Riverside Car Accident FAQ

The California Office of Traffic Safety (OTS) estimates that more than 3,000 people were killed and injured in Riverside car accidents in 2016. Car accidents might occur for a variety of reasons, but most result from the negligent actions of another party. If you or a loved one were harmed in a car accident in Riverside, you may be eligible for compensation. Contact the experienced car accident attorneys at Aitken * Aitken * Cohn for a free consultation to discuss the path forward for your individual circumstances. Below are some answers to frequently asked questions regarding Riverside car accidents:

Do I Have to Report My Accident to Law Enforcement?

California law requires that you report any accident that results in property damage, injury, or fatality; however, requirements differ slightly if the accident only involves property damage. Keep in mind that if you are involved in a serious accident in Riverside, it’s highly likely the Riverside Police and/or the California Highway Patrol will come to the scene of the accident. In the event that law enforcement does not show up, you must adhere to the following accident reporting requirements:

Property Damage Only

  • Stop your vehicle as soon as possible in a location that will not interrupt traffic or put other drivers in danger.
  • Locate the property owner and notify him or her of the accident and damaged property.
  • Provide the property owner with your name and address and the name and address of the owner of the vehicle if you are driving someone else’s car.
  • If the property owner requests your license and registration, you must cooperate.
  • If you cannot locate the property owner, leave a written notice that provides your name, address, and a statement of the circumstances, and immediately notify the Riverside Police Department.
  • Failure to comply with these requirements will result in a misdemeanor charge, punishable by up to six months in jail and up to $1,000 fine.

Injury or Fatality

  • The driver who struck another vehicle must provide their name, address, driver’s license, and vehicle registration to the driver or an occupant of the other vehicle, as well as law enforcement.
  • The driver who struck another vehicle must also provide contact information of any injured occupants in their vehicle and the contact information of the vehicle owner, if the driver does not own the car.
  • The driver must also provide “reasonable” assistance to those injured in the accident. This includes transporting someone to the hospital or making arrangements for transportation. You can fulfill this requirement by calling 911 as soon as possible.

In the case that an accident causes injury, fatality, or more than $1,000 in property damage, you must also submit a Report of Traffic Accident Occurring in California to California’s Department of Motor Vehicles (DMV). This form provides information to the DMV that shows you have complied with California’s Compulsory Financial Responsibility Codes. Most often, drivers prove financial responsibility with an auto insurance policy; however, the DMV also accepts self-insurance certificates and financial responsibility bonds.

How Do I File a Police Report After a Car Accident?

If police did not come to the scene of the accident and you need to file a report, you have some options. If the accident occurred in Riverside, you can head to one of the two Riverside Police Stations and file a report in person, or you may file online. If the accident occurred on a state highway, including on and off ramps, Riverside Police does not have jurisdiction. You need to file a report with the California Highway Patrol. You can visit the office closest to you or you can call their non-emergency hotline, 1-800-TELL-CHP (1-800-835-5247).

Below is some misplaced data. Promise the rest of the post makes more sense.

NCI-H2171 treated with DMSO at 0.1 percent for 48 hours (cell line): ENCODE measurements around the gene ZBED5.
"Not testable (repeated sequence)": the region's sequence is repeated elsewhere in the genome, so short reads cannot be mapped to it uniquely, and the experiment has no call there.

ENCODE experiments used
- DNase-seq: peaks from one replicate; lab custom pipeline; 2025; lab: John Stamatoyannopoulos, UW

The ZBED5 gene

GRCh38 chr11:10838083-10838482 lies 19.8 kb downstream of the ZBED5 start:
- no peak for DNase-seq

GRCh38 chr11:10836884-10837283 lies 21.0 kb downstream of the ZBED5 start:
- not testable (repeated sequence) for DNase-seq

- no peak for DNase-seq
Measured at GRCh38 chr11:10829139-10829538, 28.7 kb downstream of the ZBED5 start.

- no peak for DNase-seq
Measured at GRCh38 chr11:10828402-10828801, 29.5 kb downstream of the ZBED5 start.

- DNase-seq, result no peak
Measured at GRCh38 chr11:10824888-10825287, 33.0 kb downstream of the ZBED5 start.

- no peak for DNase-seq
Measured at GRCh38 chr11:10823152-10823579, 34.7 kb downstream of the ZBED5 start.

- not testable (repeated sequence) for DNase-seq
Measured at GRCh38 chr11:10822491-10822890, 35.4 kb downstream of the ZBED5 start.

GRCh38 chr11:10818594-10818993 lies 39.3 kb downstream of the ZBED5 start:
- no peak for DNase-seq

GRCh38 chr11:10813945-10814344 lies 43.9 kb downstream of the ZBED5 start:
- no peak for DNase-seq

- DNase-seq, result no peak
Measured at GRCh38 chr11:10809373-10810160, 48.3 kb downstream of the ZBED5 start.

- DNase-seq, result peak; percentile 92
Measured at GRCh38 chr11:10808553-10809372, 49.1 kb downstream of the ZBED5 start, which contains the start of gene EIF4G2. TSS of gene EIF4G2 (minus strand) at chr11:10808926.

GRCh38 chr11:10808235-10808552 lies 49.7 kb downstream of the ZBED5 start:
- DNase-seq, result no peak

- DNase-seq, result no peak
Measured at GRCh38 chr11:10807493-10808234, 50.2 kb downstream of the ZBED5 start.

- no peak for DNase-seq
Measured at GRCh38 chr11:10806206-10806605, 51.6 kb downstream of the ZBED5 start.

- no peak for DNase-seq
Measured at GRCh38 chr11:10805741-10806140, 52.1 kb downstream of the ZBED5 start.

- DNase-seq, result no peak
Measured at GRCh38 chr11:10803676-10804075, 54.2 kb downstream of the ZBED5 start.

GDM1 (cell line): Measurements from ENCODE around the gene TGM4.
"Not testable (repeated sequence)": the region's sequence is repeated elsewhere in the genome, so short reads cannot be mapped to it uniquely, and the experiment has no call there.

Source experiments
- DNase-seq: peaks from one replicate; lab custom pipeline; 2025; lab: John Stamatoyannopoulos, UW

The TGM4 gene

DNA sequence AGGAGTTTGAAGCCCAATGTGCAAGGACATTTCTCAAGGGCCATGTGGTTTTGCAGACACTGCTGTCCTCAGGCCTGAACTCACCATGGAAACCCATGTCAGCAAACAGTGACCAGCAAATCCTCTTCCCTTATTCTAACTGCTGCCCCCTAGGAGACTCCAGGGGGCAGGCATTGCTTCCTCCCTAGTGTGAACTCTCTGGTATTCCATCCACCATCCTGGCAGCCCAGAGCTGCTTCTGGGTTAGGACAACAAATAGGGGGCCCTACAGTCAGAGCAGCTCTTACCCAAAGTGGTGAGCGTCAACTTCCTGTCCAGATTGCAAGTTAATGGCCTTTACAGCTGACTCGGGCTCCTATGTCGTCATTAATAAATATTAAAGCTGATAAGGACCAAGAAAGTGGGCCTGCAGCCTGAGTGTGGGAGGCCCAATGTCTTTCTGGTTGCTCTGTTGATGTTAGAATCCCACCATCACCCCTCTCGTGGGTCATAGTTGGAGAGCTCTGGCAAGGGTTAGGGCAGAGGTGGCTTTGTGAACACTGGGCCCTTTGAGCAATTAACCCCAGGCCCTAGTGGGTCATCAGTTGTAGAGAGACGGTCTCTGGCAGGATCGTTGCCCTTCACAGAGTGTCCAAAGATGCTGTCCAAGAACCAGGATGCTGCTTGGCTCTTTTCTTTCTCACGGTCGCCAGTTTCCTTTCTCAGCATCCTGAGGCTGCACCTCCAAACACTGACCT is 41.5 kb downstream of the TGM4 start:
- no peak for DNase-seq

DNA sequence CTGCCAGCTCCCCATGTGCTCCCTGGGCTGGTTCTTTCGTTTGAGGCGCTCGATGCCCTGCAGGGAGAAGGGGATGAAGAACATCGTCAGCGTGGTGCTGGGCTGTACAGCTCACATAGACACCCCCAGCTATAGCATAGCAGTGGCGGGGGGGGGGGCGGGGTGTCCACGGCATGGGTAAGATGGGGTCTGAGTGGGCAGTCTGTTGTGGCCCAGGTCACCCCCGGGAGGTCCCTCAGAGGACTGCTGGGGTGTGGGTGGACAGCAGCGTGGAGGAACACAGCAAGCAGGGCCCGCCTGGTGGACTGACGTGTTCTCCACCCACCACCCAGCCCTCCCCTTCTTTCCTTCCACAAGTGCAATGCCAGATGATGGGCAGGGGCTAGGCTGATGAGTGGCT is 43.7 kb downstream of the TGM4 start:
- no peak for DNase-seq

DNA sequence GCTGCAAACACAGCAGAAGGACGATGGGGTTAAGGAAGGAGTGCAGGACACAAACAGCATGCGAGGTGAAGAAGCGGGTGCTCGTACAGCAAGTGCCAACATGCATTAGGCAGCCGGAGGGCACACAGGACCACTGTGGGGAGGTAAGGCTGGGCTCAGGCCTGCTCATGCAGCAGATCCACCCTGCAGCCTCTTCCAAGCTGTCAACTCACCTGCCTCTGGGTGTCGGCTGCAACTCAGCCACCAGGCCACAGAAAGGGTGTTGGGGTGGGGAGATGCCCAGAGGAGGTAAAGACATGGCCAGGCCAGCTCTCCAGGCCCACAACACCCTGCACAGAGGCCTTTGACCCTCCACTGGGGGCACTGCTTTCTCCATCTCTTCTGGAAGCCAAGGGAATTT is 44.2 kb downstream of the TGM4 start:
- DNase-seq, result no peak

How Do I Request a Copy of My Police Report?

Any party involved in a car accident has the right to obtain a copy of the official accident report. If you filed your accident report with the Riverside Police Department, you must provide identifying information such as the police report number, date of the accident, driver’s license, and date of birth with a $12 fee in person or by mail. For an extra $10 you can request a copy online through Riverside Police Department’s partnership with LexisNexis.

If you filed your report with the California Highway Patrol, you must request a copy in person or by mail. CHP requires a completed Collision Request Form (CHP-190). You must provide your name, address, incident date, incident location, and your reason for requesting the report along with required fees. CHP’s Collision Reports cost $10 for the first 25 pages.

Do I Have to Seek Medical Treatment After a Car Accident If I Feel Fine?

Whenever you are involved in more than a little fender-bender, you should always get checked out by a doctor. If you are involved in a severe accident, emergency responders will likely transport you to the nearest emergency room via ambulance. If you are lucky enough to walk away from an accident and refuse an ambulance ride, you should still have a doctor examine you. Soft tissue injuries, like whiplash, and head traumas, like traumatic brain injuries, don’t always immediately present symptoms. If you go home without seeking medical treatment, you may do more damage.

Seeking medical treatment matters because your health should be your first priority, but a doctor visit also provides evidence of an injury for insurance companies, defense lawyers, and the court for insurance claims and personal injury lawsuits. A common defense tactic for someone accused of causing a car accident involves claiming that the accident did not lead to the victim’s injury. The victim was injured at a different time and place. Seeking immediate medical treatment after a car accident makes it more difficult for insurance companies or defense teams to use that argument.

Should I File a Claim With My Insurance Carrier Even Though I Didn’t Cause the Accident?

California is a tort state, which means that those who cause an accident and injury are liable for damages. In some cases, drivers are reluctant to file a claim with their carrier because they worry it will raise their rates. In other cases, drivers figure that if they didn’t cause the accident, they should go ahead and file a claim with the at-fault driver’s carrier. In the vast majority of cases, it’s in a driver’s best interest to report an accident to their own carrier, regardless of fault, for the following reasons: